• On refugees who may want to return to their own countries, in response to a question from an audience member: “The best thing you can do for your country is to go back and bring your knowledge and perspective. It is the biggest gift you can bring to your country; the fact that you have a broad perspective on the world.”

Vike-Freiberga will continue her residency with events, panel discussions and meetings with students. See her schedule here.

Nicole Greason

Public relations and publicity manager , Barrett, The Honors College

480-965-8415

Longtime ASU supporter, philanthropist Sanford endows scholarships for ASU, 11 other universities

$30 million Horatio Alger-Denny Sanford Scholarship Program will assist students committed to pursuing higher education and giving back to their communities


January 29, 2018

T. Denny Sanford’s name is associated with major philanthropic gifts throughout the U.S. With few exceptions, they are associated with the health and welfare of children and young people — such as the Sanford Children’s Hospital in Sioux Falls, South Dakota, built to resemble a fairy-tale castle. At Arizona State University, the T. Denny Sanford School of Social and Family Dynamics is named for Sanford.

Sanford’s life has been called a rags-to-riches story, one that was appropriately recognized in 2016 when he received the Horatio Alger Award, named for the American author who became famous for inspirational tales. T. Denny Sanford has established the Horatio Alger-Denny Sanford Scholarship Program at 12 universities, including ASU T. Denny Sanford (left, with ASU President Michael M. Crow) has enabled the university to build what is needed to improve the health and welfare of families. Download Full Image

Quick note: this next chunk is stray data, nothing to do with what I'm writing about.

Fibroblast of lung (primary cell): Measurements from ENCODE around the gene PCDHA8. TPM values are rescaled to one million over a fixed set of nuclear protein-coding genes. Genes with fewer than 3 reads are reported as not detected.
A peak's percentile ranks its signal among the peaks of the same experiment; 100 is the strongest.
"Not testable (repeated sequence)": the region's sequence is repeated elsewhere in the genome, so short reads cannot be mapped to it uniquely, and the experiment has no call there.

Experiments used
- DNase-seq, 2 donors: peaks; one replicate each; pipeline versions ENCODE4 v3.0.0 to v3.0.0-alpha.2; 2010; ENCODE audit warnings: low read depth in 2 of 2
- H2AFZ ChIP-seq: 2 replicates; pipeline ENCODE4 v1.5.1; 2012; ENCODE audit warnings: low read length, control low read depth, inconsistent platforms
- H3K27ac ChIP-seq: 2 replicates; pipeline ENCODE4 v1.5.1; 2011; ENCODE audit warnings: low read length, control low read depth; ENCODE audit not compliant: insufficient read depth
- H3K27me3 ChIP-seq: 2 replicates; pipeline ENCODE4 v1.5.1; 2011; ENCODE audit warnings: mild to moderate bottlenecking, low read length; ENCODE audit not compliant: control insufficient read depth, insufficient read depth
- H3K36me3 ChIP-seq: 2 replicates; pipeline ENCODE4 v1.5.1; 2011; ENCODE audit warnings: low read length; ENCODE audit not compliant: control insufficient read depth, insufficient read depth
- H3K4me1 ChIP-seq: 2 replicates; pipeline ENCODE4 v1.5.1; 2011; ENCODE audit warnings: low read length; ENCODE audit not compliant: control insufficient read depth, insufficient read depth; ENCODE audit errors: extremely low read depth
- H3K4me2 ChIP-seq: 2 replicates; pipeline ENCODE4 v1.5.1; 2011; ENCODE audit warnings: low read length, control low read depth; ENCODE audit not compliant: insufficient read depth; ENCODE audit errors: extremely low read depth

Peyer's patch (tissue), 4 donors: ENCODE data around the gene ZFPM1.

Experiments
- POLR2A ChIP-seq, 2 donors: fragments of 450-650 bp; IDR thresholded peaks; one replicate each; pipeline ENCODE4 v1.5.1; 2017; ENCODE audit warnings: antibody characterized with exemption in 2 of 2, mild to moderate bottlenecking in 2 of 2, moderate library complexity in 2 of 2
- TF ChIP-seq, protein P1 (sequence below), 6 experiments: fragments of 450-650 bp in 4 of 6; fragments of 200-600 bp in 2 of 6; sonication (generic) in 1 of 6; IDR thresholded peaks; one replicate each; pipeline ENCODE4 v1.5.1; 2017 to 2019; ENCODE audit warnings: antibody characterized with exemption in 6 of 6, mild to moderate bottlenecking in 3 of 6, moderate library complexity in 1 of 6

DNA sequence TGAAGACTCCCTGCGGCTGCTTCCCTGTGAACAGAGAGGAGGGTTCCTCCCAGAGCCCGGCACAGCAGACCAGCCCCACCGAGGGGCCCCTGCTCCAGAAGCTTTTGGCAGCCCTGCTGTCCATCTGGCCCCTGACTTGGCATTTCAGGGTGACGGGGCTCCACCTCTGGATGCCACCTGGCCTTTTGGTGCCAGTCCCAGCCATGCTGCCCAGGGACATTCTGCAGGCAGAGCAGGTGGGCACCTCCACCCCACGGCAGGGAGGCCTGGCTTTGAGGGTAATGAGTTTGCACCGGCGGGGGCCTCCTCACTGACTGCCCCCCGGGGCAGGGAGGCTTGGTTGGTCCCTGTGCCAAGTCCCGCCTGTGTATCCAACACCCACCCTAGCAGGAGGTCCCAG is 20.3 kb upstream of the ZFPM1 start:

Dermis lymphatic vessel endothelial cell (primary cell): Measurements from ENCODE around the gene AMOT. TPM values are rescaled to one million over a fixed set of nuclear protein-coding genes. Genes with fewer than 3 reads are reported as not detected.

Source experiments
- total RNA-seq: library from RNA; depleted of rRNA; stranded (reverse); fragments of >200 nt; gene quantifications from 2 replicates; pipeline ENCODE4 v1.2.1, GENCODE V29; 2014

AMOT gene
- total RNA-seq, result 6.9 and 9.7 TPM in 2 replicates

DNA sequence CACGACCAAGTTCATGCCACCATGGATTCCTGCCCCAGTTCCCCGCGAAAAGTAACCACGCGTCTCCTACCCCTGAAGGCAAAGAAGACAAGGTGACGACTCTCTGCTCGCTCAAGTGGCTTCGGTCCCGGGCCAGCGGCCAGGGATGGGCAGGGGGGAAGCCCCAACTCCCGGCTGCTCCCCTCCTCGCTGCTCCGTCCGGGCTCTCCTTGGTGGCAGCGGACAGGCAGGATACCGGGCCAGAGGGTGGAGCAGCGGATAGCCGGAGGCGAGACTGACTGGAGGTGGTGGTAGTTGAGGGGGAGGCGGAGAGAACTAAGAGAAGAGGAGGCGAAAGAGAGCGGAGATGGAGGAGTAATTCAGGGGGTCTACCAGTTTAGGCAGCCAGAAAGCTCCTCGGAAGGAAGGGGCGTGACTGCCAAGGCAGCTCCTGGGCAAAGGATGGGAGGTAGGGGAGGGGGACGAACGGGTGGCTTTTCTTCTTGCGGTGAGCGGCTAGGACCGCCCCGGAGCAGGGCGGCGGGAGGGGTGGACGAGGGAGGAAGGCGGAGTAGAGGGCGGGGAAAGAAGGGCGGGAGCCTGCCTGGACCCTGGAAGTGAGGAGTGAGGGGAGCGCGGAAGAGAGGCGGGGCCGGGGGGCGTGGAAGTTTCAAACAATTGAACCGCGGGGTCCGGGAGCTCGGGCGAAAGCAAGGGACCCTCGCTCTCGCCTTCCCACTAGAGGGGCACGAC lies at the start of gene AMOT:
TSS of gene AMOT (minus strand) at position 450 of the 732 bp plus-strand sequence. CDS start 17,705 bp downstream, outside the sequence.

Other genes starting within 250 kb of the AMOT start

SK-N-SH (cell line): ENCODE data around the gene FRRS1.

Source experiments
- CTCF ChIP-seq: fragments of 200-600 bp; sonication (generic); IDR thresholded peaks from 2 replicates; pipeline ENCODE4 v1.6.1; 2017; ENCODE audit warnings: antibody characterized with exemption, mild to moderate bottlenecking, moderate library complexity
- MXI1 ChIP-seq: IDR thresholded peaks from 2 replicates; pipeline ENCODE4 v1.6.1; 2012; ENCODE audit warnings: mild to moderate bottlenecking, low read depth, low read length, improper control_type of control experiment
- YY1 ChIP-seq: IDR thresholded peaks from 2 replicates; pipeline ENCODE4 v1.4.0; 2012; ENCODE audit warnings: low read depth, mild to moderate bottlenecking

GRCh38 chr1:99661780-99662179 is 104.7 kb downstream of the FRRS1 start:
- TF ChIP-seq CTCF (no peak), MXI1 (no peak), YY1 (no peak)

Now Sanford is partnering with the Horatio Alger Association to benefit 12 universities in five states, providing scholarships to outstanding high school students who are committed to pursuing higher education and giving back to their communities. His $30 million gift, the largest in the association’s 71-year history, will provide $3 million per year in scholarship support to Horatio Alger Scholars choosing to attend any of a dozen universities selected by Sanford for the next 10 years.

One of those universities is ASU, where the Horatio Alger-Denny Sanford Scholarship Program will provide $250,000 in scholarship funds per year beginning in 2019–20.

“When I received the Horatio Alger Association Award, it was one of the greatest honors I could have imagined in my life,” Sanford said. “The association’s mission of transforming young lives through its scholarship programs perfectly aligns with my motto in life, which is ‘Aspire to inspire before you expire.’ I wanted to create a program that would remind students that if someone like me can overcome challenges to succeed, they can, too. I am proud to make this gift, and I hope it will not only allow these resilient young men and women to take that next step forward in their lives, but also inspire continued generosity toward all of our scholars.”

Born in St. Paul, Minnesota, Sanford overcame poverty and the early loss of his mother to graduate from the University of Minnesota in 1958. Building on a career in sales, marketing and materials distribution, he purchased United National Corporation in Sioux Falls, South Dakota (now First Premier Bank), and created the credit card company Premier Bankcard.